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This book constitutes a primary data-supported, comprehensive grammar of Papiamentu. It analyzes spontaneous speech data from two varieties spoken in Aruba and Curaçao. The author examines structural features so far unexplored in the areas of phonology, morphology, syntax, and aspects of sentential semantics. Particular attention is given to nominal classifiers, non-pro-drop syntactic constructions, and absolute tense marking, traits that are rarely described in regards to Creole or Romance languages. Researchers interested in formal analyses of Papiamentu, Creole languages, and in language contact will find this book an indispensable tool.
Europe, Africa and the Americas, 1500-1830
Series Editors: Benjamin Schmidt and Wim Klooster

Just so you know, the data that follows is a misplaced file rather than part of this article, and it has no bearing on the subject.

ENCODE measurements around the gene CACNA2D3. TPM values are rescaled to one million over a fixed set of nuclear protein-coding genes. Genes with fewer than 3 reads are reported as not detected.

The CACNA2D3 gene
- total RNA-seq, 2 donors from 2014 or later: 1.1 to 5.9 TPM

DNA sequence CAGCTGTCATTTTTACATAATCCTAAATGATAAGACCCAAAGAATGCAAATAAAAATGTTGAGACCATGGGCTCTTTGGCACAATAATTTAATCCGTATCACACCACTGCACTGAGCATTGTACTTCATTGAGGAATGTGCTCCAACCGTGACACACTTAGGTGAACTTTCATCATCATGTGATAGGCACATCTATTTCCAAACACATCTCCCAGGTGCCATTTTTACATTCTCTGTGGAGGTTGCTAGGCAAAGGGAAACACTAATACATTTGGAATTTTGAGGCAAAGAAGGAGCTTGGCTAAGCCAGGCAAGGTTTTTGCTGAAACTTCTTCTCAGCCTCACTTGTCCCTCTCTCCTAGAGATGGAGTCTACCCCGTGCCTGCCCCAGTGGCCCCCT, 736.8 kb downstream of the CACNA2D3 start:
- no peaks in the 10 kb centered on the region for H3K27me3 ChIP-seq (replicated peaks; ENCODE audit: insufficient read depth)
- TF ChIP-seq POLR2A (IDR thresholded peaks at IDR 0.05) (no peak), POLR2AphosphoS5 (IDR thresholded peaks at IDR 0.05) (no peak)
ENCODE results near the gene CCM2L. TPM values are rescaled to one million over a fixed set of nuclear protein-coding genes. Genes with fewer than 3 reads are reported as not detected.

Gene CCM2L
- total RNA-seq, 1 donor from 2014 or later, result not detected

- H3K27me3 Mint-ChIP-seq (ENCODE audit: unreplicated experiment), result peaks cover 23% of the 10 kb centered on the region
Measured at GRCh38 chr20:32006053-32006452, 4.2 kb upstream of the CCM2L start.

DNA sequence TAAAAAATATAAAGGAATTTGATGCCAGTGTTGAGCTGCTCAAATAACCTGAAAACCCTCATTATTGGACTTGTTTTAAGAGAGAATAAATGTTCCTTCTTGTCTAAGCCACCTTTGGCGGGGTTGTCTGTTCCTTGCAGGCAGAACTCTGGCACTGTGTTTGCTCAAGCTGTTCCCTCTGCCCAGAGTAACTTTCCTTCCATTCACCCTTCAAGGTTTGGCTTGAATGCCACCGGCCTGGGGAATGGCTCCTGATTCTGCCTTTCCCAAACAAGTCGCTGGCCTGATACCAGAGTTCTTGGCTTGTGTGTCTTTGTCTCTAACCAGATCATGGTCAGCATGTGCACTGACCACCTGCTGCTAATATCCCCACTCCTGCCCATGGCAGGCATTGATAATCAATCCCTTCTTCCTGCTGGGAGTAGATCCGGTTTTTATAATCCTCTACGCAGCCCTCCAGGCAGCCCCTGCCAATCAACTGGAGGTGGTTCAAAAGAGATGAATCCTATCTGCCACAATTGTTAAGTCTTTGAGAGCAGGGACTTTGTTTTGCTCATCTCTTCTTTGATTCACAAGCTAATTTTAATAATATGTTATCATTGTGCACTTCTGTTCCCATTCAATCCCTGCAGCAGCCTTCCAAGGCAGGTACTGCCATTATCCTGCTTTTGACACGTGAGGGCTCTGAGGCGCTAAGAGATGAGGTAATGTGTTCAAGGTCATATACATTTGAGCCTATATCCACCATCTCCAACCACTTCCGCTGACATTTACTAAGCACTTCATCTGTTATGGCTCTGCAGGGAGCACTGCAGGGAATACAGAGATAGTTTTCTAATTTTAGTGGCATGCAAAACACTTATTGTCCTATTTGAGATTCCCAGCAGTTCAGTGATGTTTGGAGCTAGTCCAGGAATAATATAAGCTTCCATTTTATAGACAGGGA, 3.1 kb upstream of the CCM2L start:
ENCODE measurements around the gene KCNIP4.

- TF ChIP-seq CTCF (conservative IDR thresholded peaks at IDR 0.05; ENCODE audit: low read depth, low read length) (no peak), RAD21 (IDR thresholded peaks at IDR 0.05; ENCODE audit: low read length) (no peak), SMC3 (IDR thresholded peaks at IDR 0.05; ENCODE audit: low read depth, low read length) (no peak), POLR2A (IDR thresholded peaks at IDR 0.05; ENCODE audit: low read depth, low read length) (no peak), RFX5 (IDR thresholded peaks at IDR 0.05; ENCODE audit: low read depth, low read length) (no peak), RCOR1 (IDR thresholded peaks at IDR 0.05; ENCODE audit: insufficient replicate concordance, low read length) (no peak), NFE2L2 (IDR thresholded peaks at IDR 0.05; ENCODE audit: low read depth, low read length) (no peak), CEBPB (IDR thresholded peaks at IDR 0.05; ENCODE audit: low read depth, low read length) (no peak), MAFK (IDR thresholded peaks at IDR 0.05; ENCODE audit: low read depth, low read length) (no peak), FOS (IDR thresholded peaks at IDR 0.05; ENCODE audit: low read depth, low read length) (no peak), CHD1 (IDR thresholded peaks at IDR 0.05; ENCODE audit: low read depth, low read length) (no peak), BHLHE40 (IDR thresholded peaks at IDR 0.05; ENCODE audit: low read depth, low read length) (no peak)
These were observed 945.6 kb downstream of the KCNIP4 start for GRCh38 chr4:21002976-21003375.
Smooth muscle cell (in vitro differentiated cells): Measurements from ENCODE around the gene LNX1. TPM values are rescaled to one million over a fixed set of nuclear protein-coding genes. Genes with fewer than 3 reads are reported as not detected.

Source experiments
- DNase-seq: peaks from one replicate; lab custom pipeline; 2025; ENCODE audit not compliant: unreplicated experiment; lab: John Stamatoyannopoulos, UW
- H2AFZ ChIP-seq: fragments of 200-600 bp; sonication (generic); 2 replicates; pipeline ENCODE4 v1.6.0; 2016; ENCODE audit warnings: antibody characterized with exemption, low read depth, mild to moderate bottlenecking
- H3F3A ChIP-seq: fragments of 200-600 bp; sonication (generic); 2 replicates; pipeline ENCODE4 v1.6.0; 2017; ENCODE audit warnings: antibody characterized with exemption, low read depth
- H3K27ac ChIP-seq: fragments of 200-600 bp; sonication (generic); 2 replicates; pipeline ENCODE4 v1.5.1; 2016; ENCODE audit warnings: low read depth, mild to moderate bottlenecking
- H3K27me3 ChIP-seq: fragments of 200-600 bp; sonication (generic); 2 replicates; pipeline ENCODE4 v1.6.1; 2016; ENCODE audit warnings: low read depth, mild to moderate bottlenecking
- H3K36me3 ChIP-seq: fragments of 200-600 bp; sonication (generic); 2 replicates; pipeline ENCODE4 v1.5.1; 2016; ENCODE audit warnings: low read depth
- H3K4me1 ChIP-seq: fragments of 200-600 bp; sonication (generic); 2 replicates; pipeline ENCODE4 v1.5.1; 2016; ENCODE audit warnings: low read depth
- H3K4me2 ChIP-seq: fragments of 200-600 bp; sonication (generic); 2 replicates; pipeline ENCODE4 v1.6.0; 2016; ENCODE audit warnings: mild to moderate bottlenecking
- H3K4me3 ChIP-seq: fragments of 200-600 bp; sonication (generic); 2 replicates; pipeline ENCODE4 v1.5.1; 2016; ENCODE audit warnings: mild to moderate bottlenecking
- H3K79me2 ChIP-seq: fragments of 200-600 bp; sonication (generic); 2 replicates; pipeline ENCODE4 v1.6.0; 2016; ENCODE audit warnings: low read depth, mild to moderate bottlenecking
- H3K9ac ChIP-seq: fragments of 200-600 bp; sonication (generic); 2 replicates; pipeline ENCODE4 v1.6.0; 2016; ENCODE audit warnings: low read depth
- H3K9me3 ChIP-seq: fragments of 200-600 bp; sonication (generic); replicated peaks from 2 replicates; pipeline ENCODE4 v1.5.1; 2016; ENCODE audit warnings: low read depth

The explosion of boundaries that took place in the early modern period—cultural and intellectual, no less than social and political—is the subject of this exciting series that explores the meeting of peoples, products, ideas, and traditions in the early modern Americas, Africa, and Europe. The Atlantic World provides a forum for scholarly work—original monographs, article collections, editions of primary sources translations—on these exciting global mixtures and their impact on culture, politics and society in the period bridging the original Columbian "encounter" and the abolition of slavery. It moves away from traditional historiographical emphases that isolate continents and nation-states and toward a broader terrain that includes non-European perspectives. It also encourages a wider disciplinary approach to early modern studies. Themes will include the commerce of ideas and products; the exchange of religions and traditions; the institution of slavery; the transfer of technologies; the development of new forms of political, social and economic policy. It welcomes studies that employ diverse forms of analysis and from all scholarly disciplines, including anthropology, archaeology, art history, history (including the history of science), linguistics, literature, music, philosophy, and religious studies.